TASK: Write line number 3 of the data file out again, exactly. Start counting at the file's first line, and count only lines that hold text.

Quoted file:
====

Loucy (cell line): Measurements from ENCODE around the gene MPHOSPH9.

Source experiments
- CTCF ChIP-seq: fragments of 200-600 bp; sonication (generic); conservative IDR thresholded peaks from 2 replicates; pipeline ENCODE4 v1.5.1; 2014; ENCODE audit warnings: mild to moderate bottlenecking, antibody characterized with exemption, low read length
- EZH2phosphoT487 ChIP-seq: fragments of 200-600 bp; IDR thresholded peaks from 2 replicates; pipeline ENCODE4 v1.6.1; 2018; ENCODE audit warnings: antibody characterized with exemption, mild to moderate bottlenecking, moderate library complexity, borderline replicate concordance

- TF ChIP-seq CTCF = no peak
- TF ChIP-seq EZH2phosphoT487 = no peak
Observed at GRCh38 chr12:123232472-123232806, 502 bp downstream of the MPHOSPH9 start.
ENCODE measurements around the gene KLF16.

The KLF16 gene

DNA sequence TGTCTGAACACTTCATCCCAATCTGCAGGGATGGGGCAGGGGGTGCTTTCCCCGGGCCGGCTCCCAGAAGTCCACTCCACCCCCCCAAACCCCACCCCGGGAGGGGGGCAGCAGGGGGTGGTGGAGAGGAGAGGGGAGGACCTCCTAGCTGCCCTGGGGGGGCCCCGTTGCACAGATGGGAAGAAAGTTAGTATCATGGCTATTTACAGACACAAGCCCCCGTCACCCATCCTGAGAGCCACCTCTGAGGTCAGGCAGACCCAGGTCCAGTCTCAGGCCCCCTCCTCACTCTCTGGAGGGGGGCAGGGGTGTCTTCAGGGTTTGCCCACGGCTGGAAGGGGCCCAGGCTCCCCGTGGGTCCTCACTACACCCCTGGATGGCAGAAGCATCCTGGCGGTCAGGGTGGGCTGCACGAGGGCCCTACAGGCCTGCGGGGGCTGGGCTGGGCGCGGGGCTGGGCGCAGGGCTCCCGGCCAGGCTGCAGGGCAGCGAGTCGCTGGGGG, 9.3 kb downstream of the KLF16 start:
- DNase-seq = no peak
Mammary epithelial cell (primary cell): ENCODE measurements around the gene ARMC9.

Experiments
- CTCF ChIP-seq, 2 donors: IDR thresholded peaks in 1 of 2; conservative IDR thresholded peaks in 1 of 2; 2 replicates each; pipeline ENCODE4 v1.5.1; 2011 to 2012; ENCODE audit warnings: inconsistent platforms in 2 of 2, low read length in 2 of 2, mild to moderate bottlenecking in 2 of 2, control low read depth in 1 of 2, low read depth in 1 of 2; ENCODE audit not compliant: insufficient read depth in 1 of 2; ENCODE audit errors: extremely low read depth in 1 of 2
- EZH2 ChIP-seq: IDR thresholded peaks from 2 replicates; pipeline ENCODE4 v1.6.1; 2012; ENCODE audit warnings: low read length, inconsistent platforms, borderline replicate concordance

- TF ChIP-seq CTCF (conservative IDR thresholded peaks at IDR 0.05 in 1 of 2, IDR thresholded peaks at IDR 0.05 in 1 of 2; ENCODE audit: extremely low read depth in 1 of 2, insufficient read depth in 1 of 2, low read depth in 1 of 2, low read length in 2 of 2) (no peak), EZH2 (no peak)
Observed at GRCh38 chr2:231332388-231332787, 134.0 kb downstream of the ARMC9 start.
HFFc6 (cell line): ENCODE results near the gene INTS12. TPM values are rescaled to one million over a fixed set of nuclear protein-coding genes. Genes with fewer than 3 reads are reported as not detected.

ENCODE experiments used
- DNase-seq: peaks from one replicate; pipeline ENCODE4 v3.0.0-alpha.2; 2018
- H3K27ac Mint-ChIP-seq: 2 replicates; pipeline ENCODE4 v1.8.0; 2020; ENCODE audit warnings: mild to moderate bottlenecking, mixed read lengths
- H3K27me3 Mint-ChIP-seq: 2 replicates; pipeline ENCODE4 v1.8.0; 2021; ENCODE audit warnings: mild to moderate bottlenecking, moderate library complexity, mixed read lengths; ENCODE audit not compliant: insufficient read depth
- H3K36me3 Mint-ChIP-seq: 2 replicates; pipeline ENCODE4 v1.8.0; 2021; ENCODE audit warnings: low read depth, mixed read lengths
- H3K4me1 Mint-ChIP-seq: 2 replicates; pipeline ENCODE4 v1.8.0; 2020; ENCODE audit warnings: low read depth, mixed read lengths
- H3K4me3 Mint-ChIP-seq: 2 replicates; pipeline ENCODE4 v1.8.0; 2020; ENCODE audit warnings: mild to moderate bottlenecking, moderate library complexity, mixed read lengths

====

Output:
- CTCF ChIP-seq: fragments of 200-600 bp; sonication (generic); conservative IDR thresholded peaks from 2 replicates; pipeline ENCODE4 v1.5.1; 2014; ENCODE audit warnings: mild to moderate bottlenecking, antibody characterized with exemption, low read length